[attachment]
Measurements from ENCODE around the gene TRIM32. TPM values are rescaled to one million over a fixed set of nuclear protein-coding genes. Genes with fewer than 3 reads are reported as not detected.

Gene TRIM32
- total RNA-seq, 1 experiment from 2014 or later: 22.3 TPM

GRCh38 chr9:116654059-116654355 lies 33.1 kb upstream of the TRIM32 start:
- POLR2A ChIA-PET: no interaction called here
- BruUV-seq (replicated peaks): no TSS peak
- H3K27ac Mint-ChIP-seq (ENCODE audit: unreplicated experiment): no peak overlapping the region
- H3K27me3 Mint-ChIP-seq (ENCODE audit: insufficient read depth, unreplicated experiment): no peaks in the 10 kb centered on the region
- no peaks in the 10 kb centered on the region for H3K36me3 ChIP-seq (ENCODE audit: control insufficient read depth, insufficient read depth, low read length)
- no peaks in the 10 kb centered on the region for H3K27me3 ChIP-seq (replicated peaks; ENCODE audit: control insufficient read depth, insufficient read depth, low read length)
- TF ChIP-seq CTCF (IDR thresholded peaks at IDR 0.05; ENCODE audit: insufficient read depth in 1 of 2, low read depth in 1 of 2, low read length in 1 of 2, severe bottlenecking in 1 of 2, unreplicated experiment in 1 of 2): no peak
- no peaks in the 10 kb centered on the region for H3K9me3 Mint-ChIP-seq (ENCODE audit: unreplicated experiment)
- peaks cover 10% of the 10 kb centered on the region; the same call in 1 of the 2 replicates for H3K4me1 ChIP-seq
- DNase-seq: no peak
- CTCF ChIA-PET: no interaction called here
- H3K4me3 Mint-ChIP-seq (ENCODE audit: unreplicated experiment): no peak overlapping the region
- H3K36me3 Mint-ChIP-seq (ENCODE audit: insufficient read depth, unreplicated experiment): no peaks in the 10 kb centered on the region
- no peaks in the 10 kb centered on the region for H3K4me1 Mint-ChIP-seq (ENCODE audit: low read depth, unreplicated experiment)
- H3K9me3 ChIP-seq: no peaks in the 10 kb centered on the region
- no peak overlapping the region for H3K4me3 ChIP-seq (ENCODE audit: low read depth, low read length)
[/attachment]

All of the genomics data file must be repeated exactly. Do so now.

Measurements from ENCODE around the gene TRIM32. TPM values are rescaled to one million over a fixed set of nuclear protein-coding genes. Genes with fewer than 3 reads are reported as not detected.

Gene TRIM32
- total RNA-seq, 1 experiment from 2014 or later: 22.3 TPM

GRCh38 chr9:116654059-116654355 lies 33.1 kb upstream of the TRIM32 start:
- POLR2A ChIA-PET: no interaction called here
- BruUV-seq (replicated peaks): no TSS peak
- H3K27ac Mint-ChIP-seq (ENCODE audit: unreplicated experiment): no peak overlapping the region
- H3K27me3 Mint-ChIP-seq (ENCODE audit: insufficient read depth, unreplicated experiment): no peaks in the 10 kb centered on the region
- no peaks in the 10 kb centered on the region for H3K36me3 ChIP-seq (ENCODE audit: control insufficient read depth, insufficient read depth, low read length)
- no peaks in the 10 kb centered on the region for H3K27me3 ChIP-seq (replicated peaks; ENCODE audit: control insufficient read depth, insufficient read depth, low read length)
- TF ChIP-seq CTCF (IDR thresholded peaks at IDR 0.05; ENCODE audit: insufficient read depth in 1 of 2, low read depth in 1 of 2, low read length in 1 of 2, severe bottlenecking in 1 of 2, unreplicated experiment in 1 of 2): no peak
- no peaks in the 10 kb centered on the region for H3K9me3 Mint-ChIP-seq (ENCODE audit: unreplicated experiment)
- peaks cover 10% of the 10 kb centered on the region; the same call in 1 of the 2 replicates for H3K4me1 ChIP-seq
- DNase-seq: no peak
- CTCF ChIA-PET: no interaction called here
- H3K4me3 Mint-ChIP-seq (ENCODE audit: unreplicated experiment): no peak overlapping the region
- H3K36me3 Mint-ChIP-seq (ENCODE audit: insufficient read depth, unreplicated experiment): no peaks in the 10 kb centered on the region
- no peaks in the 10 kb centered on the region for H3K4me1 Mint-ChIP-seq (ENCODE audit: low read depth, unreplicated experiment)
- H3K9me3 ChIP-seq: no peaks in the 10 kb centered on the region
- no peak overlapping the region for H3K4me3 ChIP-seq (ENCODE audit: low read depth, low read length)